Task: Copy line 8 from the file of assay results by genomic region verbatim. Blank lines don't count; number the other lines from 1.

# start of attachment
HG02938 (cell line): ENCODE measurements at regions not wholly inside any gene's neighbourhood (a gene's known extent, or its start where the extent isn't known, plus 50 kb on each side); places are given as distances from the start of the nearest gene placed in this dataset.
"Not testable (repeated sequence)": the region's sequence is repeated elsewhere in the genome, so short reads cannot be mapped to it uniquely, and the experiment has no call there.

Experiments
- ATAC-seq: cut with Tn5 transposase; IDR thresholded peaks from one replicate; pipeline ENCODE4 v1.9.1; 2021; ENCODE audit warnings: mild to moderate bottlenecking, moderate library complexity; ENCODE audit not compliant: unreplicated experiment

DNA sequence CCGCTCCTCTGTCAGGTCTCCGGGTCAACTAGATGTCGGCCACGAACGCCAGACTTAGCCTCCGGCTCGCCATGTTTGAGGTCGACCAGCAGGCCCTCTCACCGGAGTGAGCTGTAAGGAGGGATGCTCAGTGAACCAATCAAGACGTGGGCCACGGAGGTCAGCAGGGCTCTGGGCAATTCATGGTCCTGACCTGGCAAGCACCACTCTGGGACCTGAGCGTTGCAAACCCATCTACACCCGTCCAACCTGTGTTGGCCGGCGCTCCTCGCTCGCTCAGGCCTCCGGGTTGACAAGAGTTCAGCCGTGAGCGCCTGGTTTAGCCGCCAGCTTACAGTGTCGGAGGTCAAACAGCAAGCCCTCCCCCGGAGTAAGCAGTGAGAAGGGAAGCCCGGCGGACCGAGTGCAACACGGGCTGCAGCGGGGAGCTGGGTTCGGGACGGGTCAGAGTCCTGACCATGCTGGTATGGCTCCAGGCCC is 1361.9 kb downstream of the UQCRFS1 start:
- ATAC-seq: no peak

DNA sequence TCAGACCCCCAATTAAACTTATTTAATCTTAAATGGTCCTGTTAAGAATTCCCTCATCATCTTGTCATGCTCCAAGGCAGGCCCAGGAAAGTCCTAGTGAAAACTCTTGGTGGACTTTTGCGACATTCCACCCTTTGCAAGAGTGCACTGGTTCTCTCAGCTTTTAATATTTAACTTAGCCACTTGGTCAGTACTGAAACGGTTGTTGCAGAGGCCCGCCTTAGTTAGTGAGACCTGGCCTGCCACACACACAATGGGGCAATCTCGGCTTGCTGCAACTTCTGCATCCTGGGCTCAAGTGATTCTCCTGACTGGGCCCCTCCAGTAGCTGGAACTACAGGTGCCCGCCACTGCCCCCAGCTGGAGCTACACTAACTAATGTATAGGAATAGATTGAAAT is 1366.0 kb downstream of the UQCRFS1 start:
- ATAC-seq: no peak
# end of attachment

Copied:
- ATAC-seq: no peak